9. In the result, in my view, the adoption which had taken place was legal and valid.There was nothing suspicious or illegal in it.The reliance placed on Kishori Lal v. Mt. Chaltibai was misplaced. Further it cannot be said that adoption was suspicious because 2 days prior to it Shrimati sold certain property to defendant No. 1.
10. In my view motive for adoption was not relevant for considering whether it was valid or not. The motive may be to deprive Devgonda to get property in the family of birth, but it is not relevant. The fact cannot be undone on that score and legal effects avoided. Further this point was not even raised in the Appellate Court.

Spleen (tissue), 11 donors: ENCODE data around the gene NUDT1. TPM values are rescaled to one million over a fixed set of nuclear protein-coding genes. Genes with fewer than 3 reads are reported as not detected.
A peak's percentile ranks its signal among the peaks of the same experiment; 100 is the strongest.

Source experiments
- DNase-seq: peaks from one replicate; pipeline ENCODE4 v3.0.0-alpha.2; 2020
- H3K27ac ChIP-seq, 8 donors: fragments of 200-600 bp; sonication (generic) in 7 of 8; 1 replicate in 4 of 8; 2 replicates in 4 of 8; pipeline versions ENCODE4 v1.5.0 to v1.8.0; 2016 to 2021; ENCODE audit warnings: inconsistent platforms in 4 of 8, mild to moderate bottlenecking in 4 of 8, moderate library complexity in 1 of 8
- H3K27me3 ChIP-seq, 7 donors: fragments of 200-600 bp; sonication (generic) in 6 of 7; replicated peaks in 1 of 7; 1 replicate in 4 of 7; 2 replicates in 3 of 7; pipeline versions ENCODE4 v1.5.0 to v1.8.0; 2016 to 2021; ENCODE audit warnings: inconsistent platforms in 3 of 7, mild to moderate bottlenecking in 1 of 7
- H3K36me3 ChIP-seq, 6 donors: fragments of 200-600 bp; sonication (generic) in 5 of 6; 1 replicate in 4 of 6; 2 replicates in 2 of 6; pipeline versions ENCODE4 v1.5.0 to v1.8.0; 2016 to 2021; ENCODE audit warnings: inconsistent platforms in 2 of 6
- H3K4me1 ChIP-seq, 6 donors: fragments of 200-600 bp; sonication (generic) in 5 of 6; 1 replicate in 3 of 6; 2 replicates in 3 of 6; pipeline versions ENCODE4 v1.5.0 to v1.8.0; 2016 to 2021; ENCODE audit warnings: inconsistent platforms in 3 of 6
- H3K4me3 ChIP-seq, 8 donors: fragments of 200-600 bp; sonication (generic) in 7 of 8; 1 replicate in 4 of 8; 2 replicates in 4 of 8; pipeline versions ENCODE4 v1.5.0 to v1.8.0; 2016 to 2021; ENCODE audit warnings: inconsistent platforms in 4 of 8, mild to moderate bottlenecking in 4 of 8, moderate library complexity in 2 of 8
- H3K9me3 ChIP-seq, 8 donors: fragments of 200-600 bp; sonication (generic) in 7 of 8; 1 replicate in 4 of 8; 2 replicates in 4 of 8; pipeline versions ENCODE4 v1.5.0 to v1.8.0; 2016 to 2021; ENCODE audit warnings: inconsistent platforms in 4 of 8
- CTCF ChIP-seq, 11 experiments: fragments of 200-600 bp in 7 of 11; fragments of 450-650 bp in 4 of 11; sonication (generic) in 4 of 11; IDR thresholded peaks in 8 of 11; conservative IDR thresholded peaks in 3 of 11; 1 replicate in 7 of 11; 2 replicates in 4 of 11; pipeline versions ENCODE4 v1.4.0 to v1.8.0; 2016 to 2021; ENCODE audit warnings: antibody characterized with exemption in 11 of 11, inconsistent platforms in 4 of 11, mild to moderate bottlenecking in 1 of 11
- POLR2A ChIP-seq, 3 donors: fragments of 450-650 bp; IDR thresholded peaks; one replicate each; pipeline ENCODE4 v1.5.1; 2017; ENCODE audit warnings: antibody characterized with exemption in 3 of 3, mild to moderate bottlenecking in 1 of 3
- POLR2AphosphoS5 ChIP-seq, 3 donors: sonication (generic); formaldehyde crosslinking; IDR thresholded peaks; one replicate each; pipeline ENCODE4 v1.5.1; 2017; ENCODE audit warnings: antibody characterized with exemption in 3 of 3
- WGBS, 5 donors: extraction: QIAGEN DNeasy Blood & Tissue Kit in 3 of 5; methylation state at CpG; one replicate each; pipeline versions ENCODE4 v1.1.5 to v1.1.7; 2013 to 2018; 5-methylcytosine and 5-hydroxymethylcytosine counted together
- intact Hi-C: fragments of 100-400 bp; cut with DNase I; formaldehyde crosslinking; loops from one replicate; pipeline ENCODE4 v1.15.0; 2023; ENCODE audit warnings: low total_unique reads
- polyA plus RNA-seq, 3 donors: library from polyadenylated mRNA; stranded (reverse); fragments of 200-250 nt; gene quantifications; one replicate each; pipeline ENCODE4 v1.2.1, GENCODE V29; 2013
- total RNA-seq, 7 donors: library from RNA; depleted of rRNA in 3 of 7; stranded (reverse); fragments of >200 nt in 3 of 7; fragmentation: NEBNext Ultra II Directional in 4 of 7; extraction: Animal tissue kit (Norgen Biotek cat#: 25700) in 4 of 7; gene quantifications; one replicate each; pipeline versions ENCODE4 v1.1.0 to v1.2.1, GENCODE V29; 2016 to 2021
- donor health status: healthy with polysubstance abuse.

17. Mr. Ingale contended that the Court below has erred in holding that the suit was beyond limitation. According to him Art. 113 of the Limitation Act is attracted since it was suit purely for partition and separate possession and cause of action arose on the death of Devgonda's father on 22nd July 1971. It is not possible to accept this submission. Though in the prayer clause in the plaint it was not specifically prayed for declaration that the adoption was illegal and invalid, in substance the entire claim was based on such declaration. It cannot be said that it was suit purely for partition and separate possession. In the plaint itself the cause of action pleaded is the date of adoption. Further, I find that it was conceded before the Courts below that Art, 57 of the Limitation Act was attracted and it was sought to be contended that the suit was within limitation considering the provisions of S. 6 of the Limitation Act. It was contended that Devgonda was suffering from lunacy and therefore disabled. However, the allegation of disability of Devgonda due to lunacy was not proved and therefore the Court below has correctly held that S. 6 was not attracted and the suit was beyond limitation as it was not filed within 3 years of adoption. Further it cannot be said that the cause of action for the suit for partition and separate possession arose on the date of death of father of Devgonda. It was no! necessary for the plaintiff to wait till then when according to him it was joint family property. Further even this was not pleaded as cause of action. Therefore Art. 113 was not at all attracted. In my view the plaintiff could not have succeeded in this suit unless he got the declaration that the adoption was illegal and invalid. Therefore, the present suit filed on 11-10-1971 was beyond limitation and the finding recorded by the Courts below is correct.